After his telephone conversation with Dr. Dunn, Dr. Einaugler testified that he went to the nursing home to examine the patient. She was stable and showed no early signs of an adverse reaction. Tr. 846. Dr. Einaugler testified that he called Dr. Dunn after examining Ms. Lamour and "told him my findings...she seems to be in no distress, bowel sounds are present, there is no fluid percussion that I can feel." Tr. 846. Dr. Dunn, according to Dr. Einaugler, "reiterated in essence again that that's good, it seems that everything is stable, doesn't seem to be a problem at this time, and we can send the patient out on Monday for lavage and dialysis." Tr. 846. Dr. Einaugler testified that he told Charlene Lowe, a nurse who was the evening supervisor at the nursing home, to "document in the chart that I spoke to Dr. Dunn and this is what he told me, that it doesn't seem to appear to him, the way we have described it, as an emergency situation, and that on the following day, transportation to the hospital and evaluation for lavage and dialysis would be done." Tr. 845.
Sometime between 11 a.m. and 2 p.m., Dr. Einaugler notified Dr. Khaski, the supervising physician at the nursing home, about the feeding tube mistake. Tr. 404-05. The substance of this conversation was likewise the subject of conflicting testimony. Dr. Einaugler and Dr. Khaski both agree that during this conversation petitioner told Dr. Khaski that Dr. Dunn had said that "it was not an emergency, and the patient can be kept there [at the nursing home], and for the following day on Monday." Tr. 396, 851. Contrary to Dr. Einaugler's account, Dr. Khaski further testified that he disagreed with the evaluation and urged that the patient be hospitalized:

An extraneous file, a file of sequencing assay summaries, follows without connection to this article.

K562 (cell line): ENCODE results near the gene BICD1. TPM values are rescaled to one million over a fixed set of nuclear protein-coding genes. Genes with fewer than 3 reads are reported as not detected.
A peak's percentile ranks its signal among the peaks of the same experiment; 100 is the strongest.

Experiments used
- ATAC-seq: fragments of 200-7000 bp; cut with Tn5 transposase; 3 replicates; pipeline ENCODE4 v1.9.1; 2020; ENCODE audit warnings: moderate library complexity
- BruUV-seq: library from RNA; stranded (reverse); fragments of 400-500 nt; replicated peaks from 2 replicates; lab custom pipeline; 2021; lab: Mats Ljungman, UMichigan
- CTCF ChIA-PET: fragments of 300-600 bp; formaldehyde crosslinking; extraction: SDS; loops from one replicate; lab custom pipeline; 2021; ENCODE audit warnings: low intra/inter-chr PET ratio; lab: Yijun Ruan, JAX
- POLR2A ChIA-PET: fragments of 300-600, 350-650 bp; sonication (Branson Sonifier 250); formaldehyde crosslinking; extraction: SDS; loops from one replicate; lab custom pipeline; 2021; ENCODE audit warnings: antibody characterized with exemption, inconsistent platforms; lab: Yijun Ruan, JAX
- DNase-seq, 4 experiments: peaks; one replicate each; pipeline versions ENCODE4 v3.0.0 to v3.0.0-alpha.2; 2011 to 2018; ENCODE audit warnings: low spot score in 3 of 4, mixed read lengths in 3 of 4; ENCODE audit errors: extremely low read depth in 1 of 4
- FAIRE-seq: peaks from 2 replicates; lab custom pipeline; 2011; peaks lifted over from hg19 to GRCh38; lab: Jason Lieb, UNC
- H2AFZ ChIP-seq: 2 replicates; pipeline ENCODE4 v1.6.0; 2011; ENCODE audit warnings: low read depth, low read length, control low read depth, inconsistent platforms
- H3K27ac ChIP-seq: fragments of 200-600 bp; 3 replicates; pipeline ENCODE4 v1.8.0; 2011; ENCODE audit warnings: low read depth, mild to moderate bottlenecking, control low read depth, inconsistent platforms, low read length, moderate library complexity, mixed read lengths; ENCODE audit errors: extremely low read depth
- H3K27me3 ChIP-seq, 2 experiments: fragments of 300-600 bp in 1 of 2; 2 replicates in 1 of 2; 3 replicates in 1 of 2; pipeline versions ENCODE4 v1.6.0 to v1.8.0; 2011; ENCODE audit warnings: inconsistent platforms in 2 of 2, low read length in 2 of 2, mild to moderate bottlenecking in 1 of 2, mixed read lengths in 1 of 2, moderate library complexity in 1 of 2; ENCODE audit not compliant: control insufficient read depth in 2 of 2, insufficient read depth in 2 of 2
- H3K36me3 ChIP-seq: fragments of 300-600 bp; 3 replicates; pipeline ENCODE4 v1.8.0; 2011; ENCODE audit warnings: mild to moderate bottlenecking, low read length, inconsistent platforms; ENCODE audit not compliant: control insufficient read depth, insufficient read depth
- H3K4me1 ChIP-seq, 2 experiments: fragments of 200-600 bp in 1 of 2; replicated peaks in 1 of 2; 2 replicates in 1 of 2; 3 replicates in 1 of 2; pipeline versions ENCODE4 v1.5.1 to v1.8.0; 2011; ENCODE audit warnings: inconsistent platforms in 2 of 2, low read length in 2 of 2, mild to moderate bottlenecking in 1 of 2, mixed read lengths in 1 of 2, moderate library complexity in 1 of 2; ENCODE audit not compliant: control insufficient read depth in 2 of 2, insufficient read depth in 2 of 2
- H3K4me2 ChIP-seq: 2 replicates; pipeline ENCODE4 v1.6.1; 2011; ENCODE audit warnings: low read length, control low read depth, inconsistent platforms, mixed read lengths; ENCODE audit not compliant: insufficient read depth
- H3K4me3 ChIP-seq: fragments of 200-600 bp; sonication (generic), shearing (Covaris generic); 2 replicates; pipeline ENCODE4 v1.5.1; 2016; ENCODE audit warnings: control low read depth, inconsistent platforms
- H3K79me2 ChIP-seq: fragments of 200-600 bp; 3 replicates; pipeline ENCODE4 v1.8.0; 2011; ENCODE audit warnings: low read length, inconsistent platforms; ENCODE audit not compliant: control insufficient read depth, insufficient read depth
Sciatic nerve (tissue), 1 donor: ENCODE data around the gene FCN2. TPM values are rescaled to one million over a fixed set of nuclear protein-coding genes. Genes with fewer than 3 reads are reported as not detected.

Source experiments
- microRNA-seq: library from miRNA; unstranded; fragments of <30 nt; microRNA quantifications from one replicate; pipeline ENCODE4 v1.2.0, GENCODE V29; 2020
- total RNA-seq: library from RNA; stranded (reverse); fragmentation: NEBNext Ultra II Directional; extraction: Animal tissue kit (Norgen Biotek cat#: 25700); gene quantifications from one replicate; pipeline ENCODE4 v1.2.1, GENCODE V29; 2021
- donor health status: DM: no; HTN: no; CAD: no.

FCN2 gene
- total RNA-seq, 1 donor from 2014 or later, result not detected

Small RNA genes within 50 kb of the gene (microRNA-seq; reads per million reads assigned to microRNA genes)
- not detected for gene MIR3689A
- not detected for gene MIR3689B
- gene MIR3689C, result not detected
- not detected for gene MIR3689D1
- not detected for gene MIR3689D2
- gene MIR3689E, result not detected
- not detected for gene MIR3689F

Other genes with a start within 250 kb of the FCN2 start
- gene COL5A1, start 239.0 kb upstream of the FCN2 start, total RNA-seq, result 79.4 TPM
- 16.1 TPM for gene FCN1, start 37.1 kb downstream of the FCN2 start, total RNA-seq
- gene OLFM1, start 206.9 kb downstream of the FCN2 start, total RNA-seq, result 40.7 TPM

I told Dr. Einaugler that the patient should be transferred to the hospital. I do not agree with Dr. Dunn. It's an unusual occurrence, you know, mistake was done and she should be treated in the hospital and not in the nursing home.
Dr. Einaugler testified that he checked the patient again in the early afternoon and that she was still stable. Tr. 851-52. At approximately 4:30 p.m. he received a call from a nurse advising him that Ms. Lamour was "less responsive," "looked weak," and was not tolerating food by mouth. Tr. 251, 852-53. The nurse's contemporaneous note recorded that Ms. Lamour was "unresponsive" to verbal stimuli, looked "pale and ill," but did not have a fever. Tr. 252. Dr. Einaugler then ordered Ms. Lamour transferred to Interfaith Hospital. Id.